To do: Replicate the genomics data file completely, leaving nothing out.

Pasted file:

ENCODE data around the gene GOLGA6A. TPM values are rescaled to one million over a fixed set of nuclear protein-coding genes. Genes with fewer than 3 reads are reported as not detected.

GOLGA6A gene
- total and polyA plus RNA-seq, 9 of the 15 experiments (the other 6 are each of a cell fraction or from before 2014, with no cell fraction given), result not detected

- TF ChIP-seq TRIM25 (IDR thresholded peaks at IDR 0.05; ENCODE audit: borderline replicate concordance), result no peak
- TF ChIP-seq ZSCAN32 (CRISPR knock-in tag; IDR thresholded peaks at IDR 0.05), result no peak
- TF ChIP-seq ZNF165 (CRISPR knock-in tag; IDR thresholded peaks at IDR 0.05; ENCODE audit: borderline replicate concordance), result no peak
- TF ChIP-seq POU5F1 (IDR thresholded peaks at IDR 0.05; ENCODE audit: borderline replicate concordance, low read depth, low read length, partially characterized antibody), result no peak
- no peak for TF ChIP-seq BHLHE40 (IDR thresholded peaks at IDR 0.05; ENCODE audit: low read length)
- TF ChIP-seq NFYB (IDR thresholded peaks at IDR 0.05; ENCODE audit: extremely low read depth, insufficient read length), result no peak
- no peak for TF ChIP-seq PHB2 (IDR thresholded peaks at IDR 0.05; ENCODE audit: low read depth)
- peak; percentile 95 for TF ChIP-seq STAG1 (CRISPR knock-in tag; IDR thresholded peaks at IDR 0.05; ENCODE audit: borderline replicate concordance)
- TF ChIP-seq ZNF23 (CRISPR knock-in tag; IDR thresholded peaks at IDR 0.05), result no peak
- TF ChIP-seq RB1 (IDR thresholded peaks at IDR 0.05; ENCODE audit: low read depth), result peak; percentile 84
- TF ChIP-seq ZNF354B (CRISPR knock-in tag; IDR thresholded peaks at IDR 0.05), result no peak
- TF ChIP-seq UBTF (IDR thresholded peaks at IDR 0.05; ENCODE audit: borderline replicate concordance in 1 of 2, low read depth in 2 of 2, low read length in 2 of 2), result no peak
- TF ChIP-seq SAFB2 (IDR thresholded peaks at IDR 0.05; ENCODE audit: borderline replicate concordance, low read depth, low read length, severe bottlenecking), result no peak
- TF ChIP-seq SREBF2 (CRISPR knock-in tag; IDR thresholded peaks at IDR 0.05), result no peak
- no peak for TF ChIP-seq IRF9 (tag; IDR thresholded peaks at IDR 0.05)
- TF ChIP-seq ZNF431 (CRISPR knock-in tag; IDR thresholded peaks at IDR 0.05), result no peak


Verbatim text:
ENCODE data around the gene GOLGA6A. TPM values are rescaled to one million over a fixed set of nuclear protein-coding genes. Genes with fewer than 3 reads are reported as not detected.

GOLGA6A gene
- total and polyA plus RNA-seq, 9 of the 15 experiments (the other 6 are each of a cell fraction or from before 2014, with no cell fraction given), result not detected

- TF ChIP-seq TRIM25 (IDR thresholded peaks at IDR 0.05; ENCODE audit: borderline replicate concordance), result no peak
- TF ChIP-seq ZSCAN32 (CRISPR knock-in tag; IDR thresholded peaks at IDR 0.05), result no peak
- TF ChIP-seq ZNF165 (CRISPR knock-in tag; IDR thresholded peaks at IDR 0.05; ENCODE audit: borderline replicate concordance), result no peak
- TF ChIP-seq POU5F1 (IDR thresholded peaks at IDR 0.05; ENCODE audit: borderline replicate concordance, low read depth, low read length, partially characterized antibody), result no peak
- no peak for TF ChIP-seq BHLHE40 (IDR thresholded peaks at IDR 0.05; ENCODE audit: low read length)
- TF ChIP-seq NFYB (IDR thresholded peaks at IDR 0.05; ENCODE audit: extremely low read depth, insufficient read length), result no peak
- no peak for TF ChIP-seq PHB2 (IDR thresholded peaks at IDR 0.05; ENCODE audit: low read depth)
- peak; percentile 95 for TF ChIP-seq STAG1 (CRISPR knock-in tag; IDR thresholded peaks at IDR 0.05; ENCODE audit: borderline replicate concordance)
- TF ChIP-seq ZNF23 (CRISPR knock-in tag; IDR thresholded peaks at IDR 0.05), result no peak
- TF ChIP-seq RB1 (IDR thresholded peaks at IDR 0.05; ENCODE audit: low read depth), result peak; percentile 84
- TF ChIP-seq ZNF354B (CRISPR knock-in tag; IDR thresholded peaks at IDR 0.05), result no peak
- TF ChIP-seq UBTF (IDR thresholded peaks at IDR 0.05; ENCODE audit: borderline replicate concordance in 1 of 2, low read depth in 2 of 2, low read length in 2 of 2), result no peak
- TF ChIP-seq SAFB2 (IDR thresholded peaks at IDR 0.05; ENCODE audit: borderline replicate concordance, low read depth, low read length, severe bottlenecking), result no peak
- TF ChIP-seq SREBF2 (CRISPR knock-in tag; IDR thresholded peaks at IDR 0.05), result no peak
- no peak for TF ChIP-seq IRF9 (tag; IDR thresholded peaks at IDR 0.05)
- TF ChIP-seq ZNF431 (CRISPR knock-in tag; IDR thresholded peaks at IDR 0.05), result no peak